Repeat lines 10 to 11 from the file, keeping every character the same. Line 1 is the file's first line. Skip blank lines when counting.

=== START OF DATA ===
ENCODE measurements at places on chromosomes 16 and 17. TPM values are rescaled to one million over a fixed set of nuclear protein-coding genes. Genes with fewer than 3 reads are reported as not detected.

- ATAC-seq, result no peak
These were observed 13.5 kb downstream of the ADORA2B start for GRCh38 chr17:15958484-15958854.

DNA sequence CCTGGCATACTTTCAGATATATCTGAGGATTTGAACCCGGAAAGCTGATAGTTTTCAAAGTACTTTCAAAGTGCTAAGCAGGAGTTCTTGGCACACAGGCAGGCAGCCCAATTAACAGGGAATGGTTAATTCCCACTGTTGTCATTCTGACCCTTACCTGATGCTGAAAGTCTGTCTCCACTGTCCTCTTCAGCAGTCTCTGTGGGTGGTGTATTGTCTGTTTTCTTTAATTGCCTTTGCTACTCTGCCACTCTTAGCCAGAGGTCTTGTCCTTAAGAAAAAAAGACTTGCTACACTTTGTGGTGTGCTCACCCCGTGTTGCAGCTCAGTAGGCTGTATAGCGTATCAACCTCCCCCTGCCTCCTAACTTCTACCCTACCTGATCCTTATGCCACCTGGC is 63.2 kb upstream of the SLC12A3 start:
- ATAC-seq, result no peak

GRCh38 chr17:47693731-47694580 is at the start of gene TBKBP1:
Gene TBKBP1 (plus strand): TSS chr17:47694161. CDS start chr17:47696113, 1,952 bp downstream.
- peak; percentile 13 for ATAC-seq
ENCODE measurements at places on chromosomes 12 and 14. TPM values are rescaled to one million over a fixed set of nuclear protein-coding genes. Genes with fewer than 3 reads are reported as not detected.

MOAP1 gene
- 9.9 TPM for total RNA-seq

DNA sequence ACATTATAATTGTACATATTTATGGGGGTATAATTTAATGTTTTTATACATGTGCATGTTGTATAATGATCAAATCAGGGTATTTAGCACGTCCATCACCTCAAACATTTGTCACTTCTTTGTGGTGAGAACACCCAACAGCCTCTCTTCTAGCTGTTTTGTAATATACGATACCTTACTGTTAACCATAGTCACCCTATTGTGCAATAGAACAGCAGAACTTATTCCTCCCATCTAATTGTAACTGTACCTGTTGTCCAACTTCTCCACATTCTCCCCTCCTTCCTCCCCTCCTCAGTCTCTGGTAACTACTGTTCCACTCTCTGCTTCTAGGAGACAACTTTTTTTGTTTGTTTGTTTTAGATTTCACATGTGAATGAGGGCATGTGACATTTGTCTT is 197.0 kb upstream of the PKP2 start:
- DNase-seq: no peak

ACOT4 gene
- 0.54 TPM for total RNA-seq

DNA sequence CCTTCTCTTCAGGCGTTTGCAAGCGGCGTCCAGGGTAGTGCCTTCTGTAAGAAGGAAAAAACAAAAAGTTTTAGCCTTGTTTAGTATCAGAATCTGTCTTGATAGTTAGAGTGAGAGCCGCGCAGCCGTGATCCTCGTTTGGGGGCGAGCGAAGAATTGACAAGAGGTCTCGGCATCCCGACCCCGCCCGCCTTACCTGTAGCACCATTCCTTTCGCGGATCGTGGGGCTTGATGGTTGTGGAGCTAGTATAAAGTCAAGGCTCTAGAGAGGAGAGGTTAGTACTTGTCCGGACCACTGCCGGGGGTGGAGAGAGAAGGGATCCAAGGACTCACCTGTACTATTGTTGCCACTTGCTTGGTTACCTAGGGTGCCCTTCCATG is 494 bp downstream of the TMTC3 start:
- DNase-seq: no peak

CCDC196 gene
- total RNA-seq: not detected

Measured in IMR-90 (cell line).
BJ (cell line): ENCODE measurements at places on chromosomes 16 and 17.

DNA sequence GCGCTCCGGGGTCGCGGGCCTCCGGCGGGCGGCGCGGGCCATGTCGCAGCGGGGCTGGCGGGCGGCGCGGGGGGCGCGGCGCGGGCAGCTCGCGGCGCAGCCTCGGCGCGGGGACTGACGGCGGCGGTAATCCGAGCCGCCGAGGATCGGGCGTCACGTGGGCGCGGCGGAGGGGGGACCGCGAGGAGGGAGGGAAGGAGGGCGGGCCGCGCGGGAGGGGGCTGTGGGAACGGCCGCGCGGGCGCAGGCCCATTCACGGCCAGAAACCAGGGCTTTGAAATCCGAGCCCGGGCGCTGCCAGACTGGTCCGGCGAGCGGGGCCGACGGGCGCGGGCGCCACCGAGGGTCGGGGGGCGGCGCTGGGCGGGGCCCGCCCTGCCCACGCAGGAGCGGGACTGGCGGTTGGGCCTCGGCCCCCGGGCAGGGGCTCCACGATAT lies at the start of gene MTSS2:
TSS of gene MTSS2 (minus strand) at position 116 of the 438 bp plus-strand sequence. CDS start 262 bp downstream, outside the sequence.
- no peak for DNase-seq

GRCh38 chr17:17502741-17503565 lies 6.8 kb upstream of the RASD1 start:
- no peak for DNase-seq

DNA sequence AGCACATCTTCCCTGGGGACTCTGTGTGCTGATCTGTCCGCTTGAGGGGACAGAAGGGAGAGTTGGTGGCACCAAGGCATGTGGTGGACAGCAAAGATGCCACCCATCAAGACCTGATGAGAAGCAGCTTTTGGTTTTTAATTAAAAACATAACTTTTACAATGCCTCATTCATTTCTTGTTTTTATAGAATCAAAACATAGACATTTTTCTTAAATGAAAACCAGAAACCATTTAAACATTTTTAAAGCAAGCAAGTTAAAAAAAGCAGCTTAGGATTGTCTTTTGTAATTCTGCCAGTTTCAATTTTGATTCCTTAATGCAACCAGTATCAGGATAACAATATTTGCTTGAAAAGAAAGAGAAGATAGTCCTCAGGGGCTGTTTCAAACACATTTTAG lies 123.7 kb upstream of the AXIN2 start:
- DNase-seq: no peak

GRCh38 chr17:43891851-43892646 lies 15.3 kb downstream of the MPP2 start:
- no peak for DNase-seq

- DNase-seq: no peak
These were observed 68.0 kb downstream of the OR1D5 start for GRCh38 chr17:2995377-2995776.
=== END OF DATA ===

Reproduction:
MOAP1 gene
- 9.9 TPM for total RNA-seq